Type 2 Diabetes

6 Steps to Take After a Type 2 Diabetes Diagnosis

September 28, 2020

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Written by Lina Pena. Reviewed by Diana Licalzi, MS, RD, CDE.

Receiving a diabetes diagnosis can lead to feelings of depression, nervousness, and doubt. Although it may seem easier to ignore your diagnosis, leaving diabetes unmanaged can lead to long-term complications, such as heart disease, stroke, kidney failure, neuropathy, and other serious illnesses. You may think that you’re alone in your struggle with type 2 diabetes, but the reality is nearly 8.5% of the world’s population has diabetes, and type 2 diabetes accounts for 90% of these cases [1].

The American Diabetes Association considers type 2 diabetes to be a lifestyle disease, meaning our dietary and lifestyle choices significantly contribute to the development of type 2 diabetes. The good news is that by leading a healthy lifestyle and implementing positive daily habits, you can prevent and even reverse type 2 diabetes.

Diabetes Contributing Factors

 

Below are six changes to adopt to start reversing your type 2 diabetes diagnosis. 

 

1. Learn about Diabetes

Education is empowering! The more you can learn about diabetes, the more you can understand how the body works, and how nutrition and exercise play an important role in your health. Education can motivate you to keep making positive changes, especially during hard times. Diabetes is a very complicated condition, which has led to a plethora of misformation around the illness. Here are some helpful, evidence-based,  resources for diabetes education:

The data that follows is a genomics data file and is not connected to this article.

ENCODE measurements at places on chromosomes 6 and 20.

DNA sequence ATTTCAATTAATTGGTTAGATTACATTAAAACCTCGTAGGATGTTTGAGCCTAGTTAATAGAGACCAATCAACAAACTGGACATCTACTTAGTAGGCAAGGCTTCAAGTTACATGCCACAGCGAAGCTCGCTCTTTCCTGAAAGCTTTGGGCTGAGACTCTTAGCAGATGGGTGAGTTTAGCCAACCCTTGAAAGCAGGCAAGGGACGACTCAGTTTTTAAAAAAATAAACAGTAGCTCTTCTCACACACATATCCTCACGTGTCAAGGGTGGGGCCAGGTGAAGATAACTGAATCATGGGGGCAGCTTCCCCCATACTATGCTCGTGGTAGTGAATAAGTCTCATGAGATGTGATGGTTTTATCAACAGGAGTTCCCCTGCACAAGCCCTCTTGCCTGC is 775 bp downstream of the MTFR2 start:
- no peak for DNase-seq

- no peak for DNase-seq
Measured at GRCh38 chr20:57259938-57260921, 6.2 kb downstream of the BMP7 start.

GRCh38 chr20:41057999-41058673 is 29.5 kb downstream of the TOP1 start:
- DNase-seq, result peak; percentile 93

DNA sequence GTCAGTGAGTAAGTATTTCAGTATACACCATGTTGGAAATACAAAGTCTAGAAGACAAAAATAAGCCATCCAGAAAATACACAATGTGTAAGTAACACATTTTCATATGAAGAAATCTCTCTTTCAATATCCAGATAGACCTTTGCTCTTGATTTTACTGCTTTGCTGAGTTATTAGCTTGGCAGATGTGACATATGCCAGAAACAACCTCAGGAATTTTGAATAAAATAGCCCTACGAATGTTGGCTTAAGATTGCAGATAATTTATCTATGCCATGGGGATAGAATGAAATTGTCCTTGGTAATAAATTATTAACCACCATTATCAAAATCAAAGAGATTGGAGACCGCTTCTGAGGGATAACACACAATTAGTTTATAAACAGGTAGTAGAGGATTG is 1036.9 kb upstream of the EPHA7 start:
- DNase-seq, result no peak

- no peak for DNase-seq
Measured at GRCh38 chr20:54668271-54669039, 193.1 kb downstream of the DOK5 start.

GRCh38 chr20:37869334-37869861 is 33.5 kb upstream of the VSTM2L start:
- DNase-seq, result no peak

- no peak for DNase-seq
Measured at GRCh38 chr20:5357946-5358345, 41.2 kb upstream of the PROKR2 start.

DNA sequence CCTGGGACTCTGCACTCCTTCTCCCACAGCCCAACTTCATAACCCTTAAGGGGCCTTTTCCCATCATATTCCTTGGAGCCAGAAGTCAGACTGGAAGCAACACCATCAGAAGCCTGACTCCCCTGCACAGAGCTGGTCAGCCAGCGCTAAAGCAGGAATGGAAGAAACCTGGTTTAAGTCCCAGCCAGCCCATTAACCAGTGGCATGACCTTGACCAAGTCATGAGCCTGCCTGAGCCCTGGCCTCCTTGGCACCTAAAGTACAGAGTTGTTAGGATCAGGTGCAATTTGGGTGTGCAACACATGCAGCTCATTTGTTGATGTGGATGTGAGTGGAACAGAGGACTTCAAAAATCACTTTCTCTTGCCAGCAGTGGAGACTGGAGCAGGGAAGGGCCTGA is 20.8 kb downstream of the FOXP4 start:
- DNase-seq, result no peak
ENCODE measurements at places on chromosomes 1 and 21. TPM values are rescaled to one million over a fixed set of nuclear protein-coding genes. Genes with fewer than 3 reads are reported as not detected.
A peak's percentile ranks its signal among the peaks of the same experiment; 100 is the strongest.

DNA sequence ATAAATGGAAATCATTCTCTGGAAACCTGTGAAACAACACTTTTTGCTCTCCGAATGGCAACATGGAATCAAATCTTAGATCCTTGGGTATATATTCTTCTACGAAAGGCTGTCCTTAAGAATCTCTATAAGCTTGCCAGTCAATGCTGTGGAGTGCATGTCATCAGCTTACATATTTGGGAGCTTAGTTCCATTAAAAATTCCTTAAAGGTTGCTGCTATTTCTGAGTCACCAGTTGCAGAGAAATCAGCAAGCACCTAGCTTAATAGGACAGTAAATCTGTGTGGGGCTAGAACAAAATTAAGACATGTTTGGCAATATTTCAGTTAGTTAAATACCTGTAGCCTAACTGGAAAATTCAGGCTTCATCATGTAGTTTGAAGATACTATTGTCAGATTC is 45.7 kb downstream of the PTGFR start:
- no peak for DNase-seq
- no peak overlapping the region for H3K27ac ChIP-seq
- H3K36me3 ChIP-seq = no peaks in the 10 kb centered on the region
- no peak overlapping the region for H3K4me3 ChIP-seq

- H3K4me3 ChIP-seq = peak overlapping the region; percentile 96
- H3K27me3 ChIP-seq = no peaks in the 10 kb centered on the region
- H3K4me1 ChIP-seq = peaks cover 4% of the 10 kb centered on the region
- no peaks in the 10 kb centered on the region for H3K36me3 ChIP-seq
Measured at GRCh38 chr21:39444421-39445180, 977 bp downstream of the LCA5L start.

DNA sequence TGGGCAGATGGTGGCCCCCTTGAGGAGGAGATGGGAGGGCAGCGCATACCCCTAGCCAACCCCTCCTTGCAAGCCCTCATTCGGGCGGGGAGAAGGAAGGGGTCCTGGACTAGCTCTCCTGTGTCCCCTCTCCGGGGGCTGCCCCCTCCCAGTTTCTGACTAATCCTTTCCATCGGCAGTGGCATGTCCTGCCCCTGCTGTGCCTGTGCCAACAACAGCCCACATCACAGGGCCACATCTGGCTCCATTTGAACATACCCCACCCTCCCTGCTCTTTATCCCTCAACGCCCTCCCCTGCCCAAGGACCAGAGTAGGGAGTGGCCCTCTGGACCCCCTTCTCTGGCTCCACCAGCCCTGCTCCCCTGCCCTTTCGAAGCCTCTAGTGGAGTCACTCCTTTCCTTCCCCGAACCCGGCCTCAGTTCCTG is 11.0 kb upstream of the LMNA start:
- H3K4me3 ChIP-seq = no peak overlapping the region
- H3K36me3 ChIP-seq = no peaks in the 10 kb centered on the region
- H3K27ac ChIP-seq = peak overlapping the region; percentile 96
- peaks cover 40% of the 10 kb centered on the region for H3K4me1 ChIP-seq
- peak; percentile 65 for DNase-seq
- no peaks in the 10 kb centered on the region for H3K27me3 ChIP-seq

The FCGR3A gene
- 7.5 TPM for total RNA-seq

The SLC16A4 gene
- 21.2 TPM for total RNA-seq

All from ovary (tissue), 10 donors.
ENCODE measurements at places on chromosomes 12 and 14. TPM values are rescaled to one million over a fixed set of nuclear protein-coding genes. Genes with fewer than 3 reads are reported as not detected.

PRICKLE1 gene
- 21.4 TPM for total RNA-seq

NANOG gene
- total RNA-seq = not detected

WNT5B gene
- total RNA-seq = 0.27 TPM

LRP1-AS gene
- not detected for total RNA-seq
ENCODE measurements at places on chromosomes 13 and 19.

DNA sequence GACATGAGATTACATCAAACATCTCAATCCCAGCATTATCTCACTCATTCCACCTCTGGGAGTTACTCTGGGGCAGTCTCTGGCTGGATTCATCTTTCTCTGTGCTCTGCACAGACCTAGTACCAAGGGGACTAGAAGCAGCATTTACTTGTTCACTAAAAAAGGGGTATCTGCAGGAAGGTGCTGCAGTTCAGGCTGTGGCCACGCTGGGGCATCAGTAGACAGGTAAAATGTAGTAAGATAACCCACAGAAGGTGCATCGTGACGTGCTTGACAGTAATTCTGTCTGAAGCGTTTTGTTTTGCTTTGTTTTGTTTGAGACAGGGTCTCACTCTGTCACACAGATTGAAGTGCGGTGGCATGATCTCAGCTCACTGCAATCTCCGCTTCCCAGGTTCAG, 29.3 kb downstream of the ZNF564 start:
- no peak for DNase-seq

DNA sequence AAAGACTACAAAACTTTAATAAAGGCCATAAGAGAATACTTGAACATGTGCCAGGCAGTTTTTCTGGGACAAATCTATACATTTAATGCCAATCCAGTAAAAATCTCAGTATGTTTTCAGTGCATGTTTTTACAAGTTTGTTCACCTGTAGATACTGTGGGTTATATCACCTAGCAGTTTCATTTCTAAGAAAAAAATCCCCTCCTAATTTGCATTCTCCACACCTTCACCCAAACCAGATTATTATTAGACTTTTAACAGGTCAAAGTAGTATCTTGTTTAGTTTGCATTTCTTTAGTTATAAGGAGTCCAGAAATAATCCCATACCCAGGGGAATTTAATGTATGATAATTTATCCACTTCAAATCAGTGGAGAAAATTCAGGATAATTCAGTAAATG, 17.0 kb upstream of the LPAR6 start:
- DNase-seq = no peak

Websites

Books

  • Dr. Bernards Reversing Diabetes; Dr. Neal Bernard
  • Mastering Diabetes; Cyrus Khambatta & Robby Barbaro
  • The End of Diabetes; Dr. Joel Furhman

Videos/ Talks

 

Diabetes Education Resources

2. Find Support

We aren’t meant to go through life alone and the same applies when facing diabetes. Having a strong support system is crucial when reversing type 2 diabetes. Leaning on a friend or group of individuals for support is a helpful way to navigate your new diagnosis.

Action Steps: 

  • Find a family member, friend,  trusted healthcare professional, or support group.
  • Be patient and open-minded. 

 

3. Engage in Exercise

Exercise is a FREE medication! Not only can exercise cost little to nothing, but it’s also one of the most powerful ways to improve insulin sensitivity and manage blood glucose. Studies show that physical activity can lower blood sugar up to 24 hours or more after your workout by making your body more insulin sensitive [2-3]. Aim for 30 minutes of exercise every day in the form of walking, biking, swimming, or even dancing. 

Action Steps: 

  • Find an activity that you enjoy and that works for you. 
  • Schedule time for your exercise so you’re less inclined to skip it. 
  • Follow free workout videos on YouTube. 

 

4. Reduce Saturated Fats

A diet high in saturated fats may lead to insulin resistance, one of the underlying causes of diabetes. Saturated fats decrease the ability of cells to properly use insulin and regulate blood glucose. [4-6] These unhealthy fats are found in many animal products including meat, dairy, and eggs. Research shows that foods high in saturated fats elevate your blood glucose levels, cause inflammation, and increase weight gain.[4-6]